The last part of Unit 6 Session 1 was dancing around a really interesting coincidence in our world: There are two ways to measure mass. Even though they are completely different, the values the two ways give just happen to be the same. Coincidence?
All measurements of mass depend on comparing an unknown mass to a standard one. The two ways are
|Comparing masses two ways: gravity and inertia.
The mass of a certain volume of water could be
used as the “standard”.
- Put the object you’re measuring on a scale and compare the force of gravity on it to the force on another standard mass.
- Try to accelerate it with a force that you can reproduce and compare the acceleration that you get to what you get when you try to accelerate a standard mass with the same force.
These two measurements always give equivalent results. This is so surprising that it has been checked over and over again to high accuracy. When such coincidences seem to occur in nature it’s probable that it’s not a coincidence, but there is something behind it. That’s what Einstein thought and he managed to figure out a logical connection.
To understand the basic idea of Einstein’s theory of gravitation imagine that you had a little laboratory in a box with no windows. You can put this laboratory on earth and do experiments with balls and carts and pendulums….whatever. Then you could put this imaginary lab-in-a-box in a ship and floating far from any gravitational pull and you’d expect the balls not to fall, the pendulums not to swing etc etc, But now fire up the rockets and make the lab accelerate at 9.8 m/s/s and all your experiments would turn out exactly like they would on earth. Einstein took this as a postulate which he called the principle of equivalence.
|Experiments on an accelerating rocket ship would seem the same as if gravity were present.
(Figure from Wikipedia)
So gravity acts just like the “fictitious” force that you would feel in an accelerating frame of reference. Similarly the forces you feel on a carousel or centrifuge are proportional to mass, just like gravity — and, in fact, you can use a spinning device to measure mass.
Somehow, mass creates something like an acceleration. This is accomplished by having mass cause space to warp. Everything travels in a straight line — which means the path of shortest distance between two points — but the space is warped by mass so that the lines are not straight in the Euclidean sense.
To see how this works in 3 dimensions we have to imagine it in 2D where we can visualize warped space. Then the analogy to 3D can be accepted. Formally what is done is that the mathematics of warped space is developed that can be used in any number of dimensions so we won’t have to be able to visualize what’s going on in order or predict what’s happening.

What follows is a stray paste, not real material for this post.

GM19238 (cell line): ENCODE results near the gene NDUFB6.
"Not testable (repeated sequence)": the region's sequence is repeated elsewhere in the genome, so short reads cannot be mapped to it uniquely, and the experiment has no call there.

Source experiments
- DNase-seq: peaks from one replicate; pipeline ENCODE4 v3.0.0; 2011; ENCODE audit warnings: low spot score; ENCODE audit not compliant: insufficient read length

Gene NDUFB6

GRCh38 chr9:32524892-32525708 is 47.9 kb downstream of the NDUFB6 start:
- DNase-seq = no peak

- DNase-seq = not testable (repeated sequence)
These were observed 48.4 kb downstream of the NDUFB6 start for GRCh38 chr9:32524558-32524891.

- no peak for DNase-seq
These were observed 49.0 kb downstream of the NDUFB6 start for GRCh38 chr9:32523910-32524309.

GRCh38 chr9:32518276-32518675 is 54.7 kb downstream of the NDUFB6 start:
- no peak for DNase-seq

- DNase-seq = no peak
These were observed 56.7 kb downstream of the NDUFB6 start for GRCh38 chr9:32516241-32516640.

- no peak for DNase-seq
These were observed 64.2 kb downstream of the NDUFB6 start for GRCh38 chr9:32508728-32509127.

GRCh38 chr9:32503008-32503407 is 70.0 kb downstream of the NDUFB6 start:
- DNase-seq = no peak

So in 2 dimensions a flat universe would have familiar properties as postulated by Euclid: Parallel lines never meet, the interior angles in a triangle add up to 180° and so forth. Now imagine that the flat space is warped somewhat like a fabric that is poked with your finger.
|Mass causes the space near it to warp.
This is a 2D model to help you imagine what’s going on in 3D.
(Figure from Wikipedia.)
In this case, draw a triangle, add up the angles and the sum is not 180°. What’s important here though is that the shortest distance between two points tends to bend to conform with the curvature of the fabric. The line of shortest distance is called the geodesic and is familiar on our spherical earth as what is called the great circle route that airplanes take when trying to navigate. In Einstein’s universe the curvature of space depends on the mass that is present in the space and the trajectory of an object following the geodesic in the curved space is about the same as what Newton’s law of gravitation predicts.
Notice I said “about” the same. Actually there are some small differences between Newton’s gravity and Einstein’s. One example is the precession of the perihelion of Mercury’s orbit. The orbit of Mercury does precess as Einstiein’s theory predicts and Newton’s does not.
Another prediction is that light should be pulled by gravity. Imagine a little hole in one wall of the lab in the rocket ship. If light comes in that hole while the ship is accelerating then the light will hit the other wall a little lower down because of the ship’s acceleration. The light beam will seem to “fall”. So by the principle of equivalence, gravity should cause light to “fall”. A very careful observation of the light of stars that comes close to the sun shows that this light does bend because the sun’s gravity attracts it. This observation has to be done during a total eclipse of the sun and the first time it was done was during an expedition organized by Sir Arthur Eddington in 1910 to test Einstein’s prediction. The bending was confirmed in that the stars whose light came near the sun seemed to shift position from where they should have been.